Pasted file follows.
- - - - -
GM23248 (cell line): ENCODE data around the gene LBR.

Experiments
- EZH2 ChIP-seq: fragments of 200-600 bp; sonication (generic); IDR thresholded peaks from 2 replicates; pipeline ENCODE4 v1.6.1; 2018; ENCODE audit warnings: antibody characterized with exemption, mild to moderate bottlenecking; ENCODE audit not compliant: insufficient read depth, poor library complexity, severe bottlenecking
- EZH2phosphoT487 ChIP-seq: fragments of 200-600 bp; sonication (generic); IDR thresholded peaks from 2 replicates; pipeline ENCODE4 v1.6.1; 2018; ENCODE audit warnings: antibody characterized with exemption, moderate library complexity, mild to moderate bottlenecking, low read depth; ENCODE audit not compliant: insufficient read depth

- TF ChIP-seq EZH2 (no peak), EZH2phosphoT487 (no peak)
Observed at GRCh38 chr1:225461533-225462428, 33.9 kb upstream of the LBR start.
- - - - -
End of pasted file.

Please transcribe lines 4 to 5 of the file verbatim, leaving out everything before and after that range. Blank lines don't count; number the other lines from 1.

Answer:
- EZH2phosphoT487 ChIP-seq: fragments of 200-600 bp; sonication (generic); IDR thresholded peaks from 2 replicates; pipeline ENCODE4 v1.6.1; 2018; ENCODE audit warnings: antibody characterized with exemption, moderate library complexity, mild to moderate bottlenecking, low read depth; ENCODE audit not compliant: insufficient read depth

- TF ChIP-seq EZH2 (no peak), EZH2phosphoT487 (no peak)